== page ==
An Australian brewery’s waste water recovery plant, designed to achieve world’s best practice standards of water reuse and green energy generation, has won a Mercury National Materials Handling Award for Best Green Initiative.
The Bluetongue Brewery in NSW – engineered by Australia’s CST Wastewater Solutions in partnership with Global Water Engineering – has achieved all the high environmental performance targets set by the partnership that built it, Pacific Beverages, a SABMiller/Coca Cola Amatil joint venture.
Pacific Beverages designed the plant to ultimately have an annual capacity of 1.5 million hectolitres, while targeting a reduction in water usage to 2.2l / 1 litres of beer produced for the Australian market, which has one of the world’s top 10 annual beer consumption levels, at 83 litres a head.
The plant’s water recovery plant exceeded its designers’ high expectations in its first year of service while also providing valuable biogas for boiler heating, reducing its dependence on fossil fuels and ultimately cutting overall energy needs by 15 per cent.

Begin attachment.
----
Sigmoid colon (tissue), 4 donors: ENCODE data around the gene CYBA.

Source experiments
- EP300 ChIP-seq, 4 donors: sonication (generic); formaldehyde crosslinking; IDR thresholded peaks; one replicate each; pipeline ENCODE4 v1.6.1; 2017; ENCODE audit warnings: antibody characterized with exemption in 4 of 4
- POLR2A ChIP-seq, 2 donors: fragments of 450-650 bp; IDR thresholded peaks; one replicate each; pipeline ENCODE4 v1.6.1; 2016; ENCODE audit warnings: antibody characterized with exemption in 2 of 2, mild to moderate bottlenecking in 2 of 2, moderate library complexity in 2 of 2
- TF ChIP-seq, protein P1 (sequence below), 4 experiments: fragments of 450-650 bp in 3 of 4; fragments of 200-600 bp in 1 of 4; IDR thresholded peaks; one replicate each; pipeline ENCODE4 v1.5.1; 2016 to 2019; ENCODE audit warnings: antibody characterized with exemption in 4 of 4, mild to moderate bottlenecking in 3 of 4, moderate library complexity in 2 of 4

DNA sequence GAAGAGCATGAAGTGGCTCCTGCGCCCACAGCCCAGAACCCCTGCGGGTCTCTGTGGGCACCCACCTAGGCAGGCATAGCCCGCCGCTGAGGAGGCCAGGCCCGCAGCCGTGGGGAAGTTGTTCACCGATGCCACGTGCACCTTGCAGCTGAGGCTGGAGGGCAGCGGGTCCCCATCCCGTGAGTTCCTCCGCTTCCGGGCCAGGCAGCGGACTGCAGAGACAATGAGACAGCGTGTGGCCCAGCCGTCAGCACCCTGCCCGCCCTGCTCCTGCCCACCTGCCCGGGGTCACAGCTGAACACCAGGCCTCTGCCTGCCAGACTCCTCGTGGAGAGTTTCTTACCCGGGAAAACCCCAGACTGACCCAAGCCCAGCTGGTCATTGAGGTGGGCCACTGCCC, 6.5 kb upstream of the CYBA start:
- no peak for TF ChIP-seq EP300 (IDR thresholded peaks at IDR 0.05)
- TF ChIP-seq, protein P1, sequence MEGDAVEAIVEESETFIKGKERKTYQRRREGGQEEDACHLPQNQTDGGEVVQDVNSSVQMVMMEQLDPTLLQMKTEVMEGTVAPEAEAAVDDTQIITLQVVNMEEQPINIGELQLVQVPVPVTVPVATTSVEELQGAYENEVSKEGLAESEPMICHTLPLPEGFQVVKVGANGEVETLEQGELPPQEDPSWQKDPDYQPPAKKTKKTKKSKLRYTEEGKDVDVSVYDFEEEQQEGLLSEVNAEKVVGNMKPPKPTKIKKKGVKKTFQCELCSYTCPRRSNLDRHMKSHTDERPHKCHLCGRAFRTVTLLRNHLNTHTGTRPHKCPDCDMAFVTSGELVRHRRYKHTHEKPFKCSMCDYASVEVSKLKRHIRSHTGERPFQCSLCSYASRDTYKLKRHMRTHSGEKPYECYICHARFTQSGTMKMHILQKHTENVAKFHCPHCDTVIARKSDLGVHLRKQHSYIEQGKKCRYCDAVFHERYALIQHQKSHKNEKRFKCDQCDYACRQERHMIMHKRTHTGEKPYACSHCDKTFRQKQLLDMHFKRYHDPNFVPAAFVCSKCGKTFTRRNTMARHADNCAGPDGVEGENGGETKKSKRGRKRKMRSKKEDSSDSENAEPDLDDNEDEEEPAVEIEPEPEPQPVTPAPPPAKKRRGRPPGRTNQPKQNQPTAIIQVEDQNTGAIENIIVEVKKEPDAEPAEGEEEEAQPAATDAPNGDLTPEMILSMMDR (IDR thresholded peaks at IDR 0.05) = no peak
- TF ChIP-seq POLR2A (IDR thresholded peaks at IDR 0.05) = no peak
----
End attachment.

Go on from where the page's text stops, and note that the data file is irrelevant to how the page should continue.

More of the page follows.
The plant – featuring GWE anaerobic technology widely applicable to the food and beverage industry – received its Mercury Award in September 2012 from Logistics Magazine of Reed Business information, publisher of more than 100 business magazines and e-magazines globally.
CST Wastewater Solutions Managing Director Mr Michael Bambridge said the award further demonstrated the enormous potential of new-generation technologies to transform waste water byproducts from an industrial disposal expense into green energy profits.
“Australia is the world’s driest inhabited continent, so water conservation is doubly important here. And while solar power, wind power and tidal power grab daily headlines worldwide, anaerobic waste water digestion technologies are quietly but effectively responding to the need for industry to break free now from the cost and pollution of fossil fuels – and the financial penalties such as carbon taxes they face Down Under.
“Any factory with a biological waste stream or wastewater with high COD (Chemical Oxygen Demand) can easily use this technology to generate energy. Some companies making the investment have achieved payback within a year. Most typically achieve it within two years,” say Mr Bambridge.